What is Smart Trust?
I’d like to continue the conversation I started earlier in the week about trust, especially in your professional life, when I mentioned the new book by Stephen M.R. Covey and Greg Link called Smart Trust.
Here are excerpts from the book, which I recommend you get:
-What Is Smart Trust?
Smart Trust is judgment.
It’s a competency and a process that enables us to operate with high trust in a low-trust world. It minimizes risk and maximizes possibilities. It optimizes two key factors: (1) a propensity to trust and (2) analysis. Simply put, Smart Trust is how to
trust in a low-trust world.
A Propensity to Trust
The propensity to trust is the inclination, bias, or desire to trust people. As we observed in chapter two, young children typically have a higher propensity to trust. This propensity may be affected one way or the other by personal experience or conditioning. In our work, we see it powerfully affirmed—many times even restored—as people become more aware of high-trust individuals, teams, and organizations around the globe and the results of their high-trust interactions.
The propensity to trust is primarily a matter of the heart. Having a high propensity to trust—extending trust deliberately and intentionally— is a vital dimension of Smart Trust . . . as long as it’s combined with equally high analysis. In our experience, those who have a low propensity to trust have usually had experiences that have decreased their willingness to extend trust. The propensity to trust almost always provides the best starting point of Smart Trust; in other words, we lead out with trust first. We don’t ignore analysis; we just suspend it. We approach situations with the belief that “most people are basically good,” and the reason we do this is because it opens up a whole new world of possibilities.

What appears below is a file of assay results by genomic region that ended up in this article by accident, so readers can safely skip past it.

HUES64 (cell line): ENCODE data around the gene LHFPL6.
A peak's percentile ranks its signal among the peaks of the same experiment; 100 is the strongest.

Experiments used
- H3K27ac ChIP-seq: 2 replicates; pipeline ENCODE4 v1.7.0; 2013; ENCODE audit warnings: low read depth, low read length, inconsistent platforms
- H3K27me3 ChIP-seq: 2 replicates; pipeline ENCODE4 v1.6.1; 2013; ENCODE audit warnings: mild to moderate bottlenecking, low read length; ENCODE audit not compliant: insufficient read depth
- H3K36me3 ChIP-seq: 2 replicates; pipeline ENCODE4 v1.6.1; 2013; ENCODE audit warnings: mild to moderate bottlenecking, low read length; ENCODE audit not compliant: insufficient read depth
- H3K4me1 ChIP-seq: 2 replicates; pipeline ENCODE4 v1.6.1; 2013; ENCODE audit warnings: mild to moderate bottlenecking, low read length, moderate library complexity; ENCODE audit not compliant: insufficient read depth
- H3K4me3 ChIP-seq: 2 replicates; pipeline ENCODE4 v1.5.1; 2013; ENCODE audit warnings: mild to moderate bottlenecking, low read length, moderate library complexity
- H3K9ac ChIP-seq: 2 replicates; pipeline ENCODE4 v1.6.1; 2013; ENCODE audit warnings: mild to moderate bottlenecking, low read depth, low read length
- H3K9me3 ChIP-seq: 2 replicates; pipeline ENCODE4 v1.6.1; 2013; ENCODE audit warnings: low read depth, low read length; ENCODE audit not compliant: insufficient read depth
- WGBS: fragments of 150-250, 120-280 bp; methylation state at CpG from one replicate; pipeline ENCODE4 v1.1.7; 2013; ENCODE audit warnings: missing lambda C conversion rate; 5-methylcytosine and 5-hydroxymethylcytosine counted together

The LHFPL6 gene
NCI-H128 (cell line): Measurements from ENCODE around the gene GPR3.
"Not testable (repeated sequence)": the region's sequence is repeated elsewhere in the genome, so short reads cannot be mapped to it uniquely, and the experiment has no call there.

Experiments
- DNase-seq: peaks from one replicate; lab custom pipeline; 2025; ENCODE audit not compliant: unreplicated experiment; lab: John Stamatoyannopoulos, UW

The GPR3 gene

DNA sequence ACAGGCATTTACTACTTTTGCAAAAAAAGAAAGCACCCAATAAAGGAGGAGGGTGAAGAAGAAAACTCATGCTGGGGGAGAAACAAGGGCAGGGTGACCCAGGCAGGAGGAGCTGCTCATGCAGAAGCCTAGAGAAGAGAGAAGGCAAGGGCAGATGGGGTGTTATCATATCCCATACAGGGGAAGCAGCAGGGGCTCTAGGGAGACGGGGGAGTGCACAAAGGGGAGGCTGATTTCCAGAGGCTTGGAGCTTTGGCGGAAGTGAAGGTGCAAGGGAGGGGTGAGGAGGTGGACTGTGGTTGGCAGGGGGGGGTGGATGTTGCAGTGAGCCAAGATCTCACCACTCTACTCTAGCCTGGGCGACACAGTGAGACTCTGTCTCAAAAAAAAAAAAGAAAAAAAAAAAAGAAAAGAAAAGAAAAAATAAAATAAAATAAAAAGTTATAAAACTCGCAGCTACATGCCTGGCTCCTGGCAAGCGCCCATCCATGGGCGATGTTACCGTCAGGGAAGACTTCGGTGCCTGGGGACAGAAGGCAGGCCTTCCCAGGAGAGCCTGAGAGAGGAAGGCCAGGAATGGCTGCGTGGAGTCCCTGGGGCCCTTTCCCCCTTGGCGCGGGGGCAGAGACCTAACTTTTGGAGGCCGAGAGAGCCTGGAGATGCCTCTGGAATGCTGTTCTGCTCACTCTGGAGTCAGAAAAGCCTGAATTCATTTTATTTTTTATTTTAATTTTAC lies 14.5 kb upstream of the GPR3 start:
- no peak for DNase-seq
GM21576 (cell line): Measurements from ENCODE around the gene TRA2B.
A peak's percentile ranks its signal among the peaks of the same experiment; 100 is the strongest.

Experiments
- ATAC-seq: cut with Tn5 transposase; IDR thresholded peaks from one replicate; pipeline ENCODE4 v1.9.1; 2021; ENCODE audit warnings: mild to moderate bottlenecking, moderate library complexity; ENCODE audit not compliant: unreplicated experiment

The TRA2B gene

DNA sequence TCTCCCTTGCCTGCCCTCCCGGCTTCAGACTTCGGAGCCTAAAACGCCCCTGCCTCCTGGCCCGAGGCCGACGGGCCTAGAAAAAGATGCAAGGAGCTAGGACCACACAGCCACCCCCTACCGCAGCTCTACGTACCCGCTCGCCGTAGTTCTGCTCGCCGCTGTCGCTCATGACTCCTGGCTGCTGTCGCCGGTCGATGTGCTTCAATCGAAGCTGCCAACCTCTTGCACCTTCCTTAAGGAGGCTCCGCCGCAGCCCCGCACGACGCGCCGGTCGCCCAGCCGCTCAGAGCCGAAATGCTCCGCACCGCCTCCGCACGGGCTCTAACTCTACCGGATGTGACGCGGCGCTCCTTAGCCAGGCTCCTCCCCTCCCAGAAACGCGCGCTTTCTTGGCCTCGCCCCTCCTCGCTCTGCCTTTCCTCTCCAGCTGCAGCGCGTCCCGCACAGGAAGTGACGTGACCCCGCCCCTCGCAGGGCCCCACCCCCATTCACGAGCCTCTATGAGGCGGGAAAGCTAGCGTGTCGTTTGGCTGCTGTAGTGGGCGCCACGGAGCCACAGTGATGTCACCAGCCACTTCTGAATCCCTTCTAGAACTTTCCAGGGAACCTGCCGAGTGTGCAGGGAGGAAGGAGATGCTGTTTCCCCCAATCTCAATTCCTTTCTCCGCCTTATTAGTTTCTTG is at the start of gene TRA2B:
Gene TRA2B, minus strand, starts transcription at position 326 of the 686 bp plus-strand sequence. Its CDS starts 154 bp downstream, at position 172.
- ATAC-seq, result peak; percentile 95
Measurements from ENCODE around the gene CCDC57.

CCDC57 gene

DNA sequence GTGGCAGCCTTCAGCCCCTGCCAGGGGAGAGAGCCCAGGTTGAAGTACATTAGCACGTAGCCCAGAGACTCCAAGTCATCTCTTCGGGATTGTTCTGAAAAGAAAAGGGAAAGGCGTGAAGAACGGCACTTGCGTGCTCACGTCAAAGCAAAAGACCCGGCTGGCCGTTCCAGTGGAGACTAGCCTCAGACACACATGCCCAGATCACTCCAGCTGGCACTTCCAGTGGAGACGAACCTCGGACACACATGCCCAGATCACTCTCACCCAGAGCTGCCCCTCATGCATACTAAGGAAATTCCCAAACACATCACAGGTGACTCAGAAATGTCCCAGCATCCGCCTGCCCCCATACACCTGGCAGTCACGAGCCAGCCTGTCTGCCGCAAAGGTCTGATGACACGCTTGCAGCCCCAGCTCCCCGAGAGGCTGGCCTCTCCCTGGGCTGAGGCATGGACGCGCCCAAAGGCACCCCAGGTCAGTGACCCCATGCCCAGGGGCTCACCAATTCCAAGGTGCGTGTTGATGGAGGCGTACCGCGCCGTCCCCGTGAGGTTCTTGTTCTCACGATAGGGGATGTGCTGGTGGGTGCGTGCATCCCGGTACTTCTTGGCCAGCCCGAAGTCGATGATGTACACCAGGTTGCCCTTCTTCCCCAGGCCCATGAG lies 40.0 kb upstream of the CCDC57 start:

-When participants in a recent Edelman Trust Barometer survey were asked, “When you think of good and responsible companies, how important is each of the following factors to the overall reputation of the company?” 91 percent gave high marks to the response “Is a company I trust.”
So what creates a brand that inspires trust? Brand experts point to two key elements, which are represented in the twin behaviors of “say” and “do”: the brand promise
(or the declaration of intent that inspires hope) and the delivery on that promise
(the fulfillment of the declaration, or doing what they say they’re going to do).
-According to Canadian economist John Helliwell, the number one factor linked to happiness—even more than income and good health—is relationships of trust. In The Happiness Advantage,
Shawn Achor pointed out that “social relationships are the best guarantee of heightened well-being and lowered stress, both an antidote for depression and a prescription for high performance.” He described the Harvard Study of Adult Development, which tracked the lives of 268 men from entering college in the late 1930s to the present day. The results showed that “there was one—and only one—characteristic that distinguished the happiest 10 percent from everybody else: the strength of their social relationships.”